If he wins with coattails, I hope that the Republican Congress has learned some lessons and supports their Republican President.

    Wouldn’t that be a pleasant change? The more the Republicans support him (and they won’t if they’re part of the swamp), the less effective Leftists blowback will be.

    It would, Susan, but I laughed bitterly at the notion of Republican legislators learning anything useful or beneficial to the republic.

    • #7
  8. Susan Quinn Member
    Susan Quinn
    @SusanQuinn

    Hartmann von Aue (View Comment):
    It would, Susan, but I laughed bitterly at the notion of Republican legislators learning anything useful or beneficial to the republic.

    You might be right, HvA, but I’m an incurable dreamer.

    • #8
  9. Misthiocracy has never Member
    Misthiocracy has never
    @Misthiocracy

    The president’s job is to manage the bureaucracy. It’s natural that this would require the president to order the bureaucracy to do something, or to refrain from doing something, from time to time.

    As long as the order does not contradict the constitution or legislation that has been constitutionally enacted by Congress then there should be no controversy regarding the president’s authority to order the bureaucracy around.

    • #9
  10. kedavis Coolidge
    kedavis
    @kedavis

    Misthiocracy has never (View Comment):

    The president’s job is to manage the bureaucracy. It’s natural that this would require the president to order the bureaucracy to do something, or to refrain from doing something, from time to time.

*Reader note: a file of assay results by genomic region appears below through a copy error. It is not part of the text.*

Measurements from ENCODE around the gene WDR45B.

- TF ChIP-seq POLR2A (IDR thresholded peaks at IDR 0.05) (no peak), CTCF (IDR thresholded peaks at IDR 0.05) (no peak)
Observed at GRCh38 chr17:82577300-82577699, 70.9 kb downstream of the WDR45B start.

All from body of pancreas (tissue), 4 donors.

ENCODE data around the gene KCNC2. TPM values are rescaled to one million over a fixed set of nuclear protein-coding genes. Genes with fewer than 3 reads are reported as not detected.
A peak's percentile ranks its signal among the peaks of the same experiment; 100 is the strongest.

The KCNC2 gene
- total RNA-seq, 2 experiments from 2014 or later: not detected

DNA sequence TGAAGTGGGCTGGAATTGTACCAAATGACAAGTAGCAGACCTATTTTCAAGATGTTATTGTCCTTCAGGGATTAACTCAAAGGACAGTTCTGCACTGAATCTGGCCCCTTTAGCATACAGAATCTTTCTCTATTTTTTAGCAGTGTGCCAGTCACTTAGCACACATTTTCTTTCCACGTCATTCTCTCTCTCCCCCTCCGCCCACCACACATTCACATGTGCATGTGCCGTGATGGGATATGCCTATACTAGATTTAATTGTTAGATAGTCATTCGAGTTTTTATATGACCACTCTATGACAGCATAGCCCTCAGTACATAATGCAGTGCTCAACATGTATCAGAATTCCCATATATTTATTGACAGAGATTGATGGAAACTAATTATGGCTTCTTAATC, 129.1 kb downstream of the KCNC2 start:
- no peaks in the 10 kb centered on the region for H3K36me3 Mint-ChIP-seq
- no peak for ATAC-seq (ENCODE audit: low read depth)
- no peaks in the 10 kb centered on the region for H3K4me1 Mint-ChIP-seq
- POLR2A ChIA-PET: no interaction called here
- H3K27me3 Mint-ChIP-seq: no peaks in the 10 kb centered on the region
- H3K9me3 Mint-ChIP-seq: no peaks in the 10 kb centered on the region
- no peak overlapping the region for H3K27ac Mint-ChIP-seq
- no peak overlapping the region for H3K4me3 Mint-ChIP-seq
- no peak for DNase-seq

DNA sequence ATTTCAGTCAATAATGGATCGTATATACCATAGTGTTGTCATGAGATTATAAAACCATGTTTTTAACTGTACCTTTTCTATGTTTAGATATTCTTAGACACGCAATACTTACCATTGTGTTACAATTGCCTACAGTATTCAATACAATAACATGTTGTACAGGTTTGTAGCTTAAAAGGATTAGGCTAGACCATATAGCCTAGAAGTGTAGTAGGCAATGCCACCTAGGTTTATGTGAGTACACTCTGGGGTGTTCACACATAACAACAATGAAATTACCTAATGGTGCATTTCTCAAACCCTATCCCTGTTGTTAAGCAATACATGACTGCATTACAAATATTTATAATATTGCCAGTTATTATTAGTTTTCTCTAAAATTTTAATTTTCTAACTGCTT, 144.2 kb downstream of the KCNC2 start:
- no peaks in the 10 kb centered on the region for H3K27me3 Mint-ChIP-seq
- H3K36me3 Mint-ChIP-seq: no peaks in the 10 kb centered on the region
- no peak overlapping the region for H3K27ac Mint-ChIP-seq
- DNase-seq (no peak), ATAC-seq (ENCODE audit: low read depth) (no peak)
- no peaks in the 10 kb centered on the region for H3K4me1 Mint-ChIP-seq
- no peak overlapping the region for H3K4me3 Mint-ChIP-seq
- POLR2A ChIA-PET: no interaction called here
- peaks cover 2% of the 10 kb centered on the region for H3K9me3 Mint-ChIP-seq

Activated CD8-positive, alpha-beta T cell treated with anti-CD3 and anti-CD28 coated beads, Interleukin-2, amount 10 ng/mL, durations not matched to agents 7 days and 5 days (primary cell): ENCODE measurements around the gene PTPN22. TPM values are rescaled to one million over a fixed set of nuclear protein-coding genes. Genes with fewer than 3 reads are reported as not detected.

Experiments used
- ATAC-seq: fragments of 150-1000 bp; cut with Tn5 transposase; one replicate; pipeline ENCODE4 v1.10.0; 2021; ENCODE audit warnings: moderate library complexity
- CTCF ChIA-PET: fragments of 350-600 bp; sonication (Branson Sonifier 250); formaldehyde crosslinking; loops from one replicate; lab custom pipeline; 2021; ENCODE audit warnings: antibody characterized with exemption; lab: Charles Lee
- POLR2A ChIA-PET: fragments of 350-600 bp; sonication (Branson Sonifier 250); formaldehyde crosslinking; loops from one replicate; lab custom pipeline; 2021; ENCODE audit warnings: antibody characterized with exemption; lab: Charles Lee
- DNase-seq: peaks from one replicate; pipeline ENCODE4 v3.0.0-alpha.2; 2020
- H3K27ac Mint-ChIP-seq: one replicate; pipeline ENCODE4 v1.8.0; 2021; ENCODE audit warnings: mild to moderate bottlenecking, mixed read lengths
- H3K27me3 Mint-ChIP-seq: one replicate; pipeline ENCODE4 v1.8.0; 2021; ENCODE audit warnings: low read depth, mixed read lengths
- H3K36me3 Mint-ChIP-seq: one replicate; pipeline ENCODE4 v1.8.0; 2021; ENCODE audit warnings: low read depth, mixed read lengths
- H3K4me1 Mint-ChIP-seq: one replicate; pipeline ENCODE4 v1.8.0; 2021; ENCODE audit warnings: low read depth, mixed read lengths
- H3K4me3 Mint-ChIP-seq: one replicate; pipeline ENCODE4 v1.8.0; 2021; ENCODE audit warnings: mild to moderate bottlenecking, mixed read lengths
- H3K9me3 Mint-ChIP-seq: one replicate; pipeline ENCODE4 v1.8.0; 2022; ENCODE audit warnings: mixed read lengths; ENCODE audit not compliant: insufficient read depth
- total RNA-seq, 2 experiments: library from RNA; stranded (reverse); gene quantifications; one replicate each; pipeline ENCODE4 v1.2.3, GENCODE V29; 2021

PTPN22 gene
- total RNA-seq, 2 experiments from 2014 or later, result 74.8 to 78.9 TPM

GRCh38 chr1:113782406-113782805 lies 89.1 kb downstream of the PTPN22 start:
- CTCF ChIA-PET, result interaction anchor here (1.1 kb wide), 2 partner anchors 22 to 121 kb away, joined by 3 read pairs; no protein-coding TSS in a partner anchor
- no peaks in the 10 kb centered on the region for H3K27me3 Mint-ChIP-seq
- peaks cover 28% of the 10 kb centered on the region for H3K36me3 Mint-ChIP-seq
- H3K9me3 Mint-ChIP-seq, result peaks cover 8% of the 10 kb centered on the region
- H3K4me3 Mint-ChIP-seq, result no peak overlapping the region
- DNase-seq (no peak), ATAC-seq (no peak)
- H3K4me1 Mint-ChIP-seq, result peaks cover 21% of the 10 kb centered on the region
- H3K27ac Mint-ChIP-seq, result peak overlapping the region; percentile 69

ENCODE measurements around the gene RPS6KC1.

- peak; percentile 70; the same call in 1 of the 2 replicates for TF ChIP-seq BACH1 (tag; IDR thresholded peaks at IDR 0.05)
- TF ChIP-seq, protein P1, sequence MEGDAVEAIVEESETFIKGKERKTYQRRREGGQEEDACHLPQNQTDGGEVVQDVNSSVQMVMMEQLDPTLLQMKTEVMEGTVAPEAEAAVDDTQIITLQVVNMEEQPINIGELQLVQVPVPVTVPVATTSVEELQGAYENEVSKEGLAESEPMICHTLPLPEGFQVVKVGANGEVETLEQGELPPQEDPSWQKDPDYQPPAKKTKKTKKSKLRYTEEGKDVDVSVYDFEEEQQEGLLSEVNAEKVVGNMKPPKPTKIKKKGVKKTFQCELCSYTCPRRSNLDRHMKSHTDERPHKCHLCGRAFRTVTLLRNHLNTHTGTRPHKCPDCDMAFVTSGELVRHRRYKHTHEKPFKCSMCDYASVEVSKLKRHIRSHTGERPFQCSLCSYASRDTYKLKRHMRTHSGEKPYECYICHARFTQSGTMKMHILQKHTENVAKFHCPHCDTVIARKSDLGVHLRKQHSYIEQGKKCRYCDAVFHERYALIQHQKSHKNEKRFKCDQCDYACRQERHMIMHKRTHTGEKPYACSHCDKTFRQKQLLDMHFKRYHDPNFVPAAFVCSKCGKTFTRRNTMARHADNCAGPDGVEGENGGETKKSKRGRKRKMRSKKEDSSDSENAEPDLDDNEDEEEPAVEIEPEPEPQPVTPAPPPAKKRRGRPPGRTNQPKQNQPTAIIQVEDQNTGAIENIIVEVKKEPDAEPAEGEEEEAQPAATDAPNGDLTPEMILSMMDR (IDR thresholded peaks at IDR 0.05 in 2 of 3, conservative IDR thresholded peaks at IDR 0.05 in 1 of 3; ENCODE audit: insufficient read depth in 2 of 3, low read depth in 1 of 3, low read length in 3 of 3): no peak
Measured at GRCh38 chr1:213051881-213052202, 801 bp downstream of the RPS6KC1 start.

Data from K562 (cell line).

As long as the order does not contradict the constitution or legislation that has been constitutionally enacted by Congress then there should be no controversy regarding the president’s authority to order the bureaucracy around.

    Except Trump, of course.

    • #10
  11. Susan Quinn Member
    Susan Quinn
    @SusanQuinn

    Misthiocracy has never (View Comment):

    The president’s job is to manage the bureaucracy. It’s natural that this would require the president to order the bureaucracy to do something, or to refrain from doing something, from time to time.

    As long as the order does not contradict the constitution or legislation that has been constitutionally enacted by Congress then there should be no controversy regarding the president’s authority to order the bureaucracy around.

    You’re so darned rational, Mis.  I can’t help believing they’ll try something and I lack the imagination to figure out what it is. They’re too crazy.

    • #11
  12. Red Herring Coolidge
    Red Herring
    @EHerring

    The president’s job is to ensure laws passed by Congress are faithfully executed. EOs are directives to his branch to do just that. They are the office memo from the boss. 

    We have seen a growing abuse of their use. Democrats, especially, have used them to do what they want when Congress couldn’t pass laws allowing that. I believe the Chevron decision last week will help roll back the abuse of EOs as well as the abuses committed by the administrative state. This won’t be automatic. Dems will continue on their path unless stopped in court. They don’t respect laws or this court ruling. 

    • #12
  13. Susan Quinn Member
    Susan Quinn
    @SusanQuinn

    Red Herring (View Comment):

    The president’s job is to ensure laws passed by Congress are faithfully executed. EOs are directives to his branch to do just that. They are the office memo from the boss.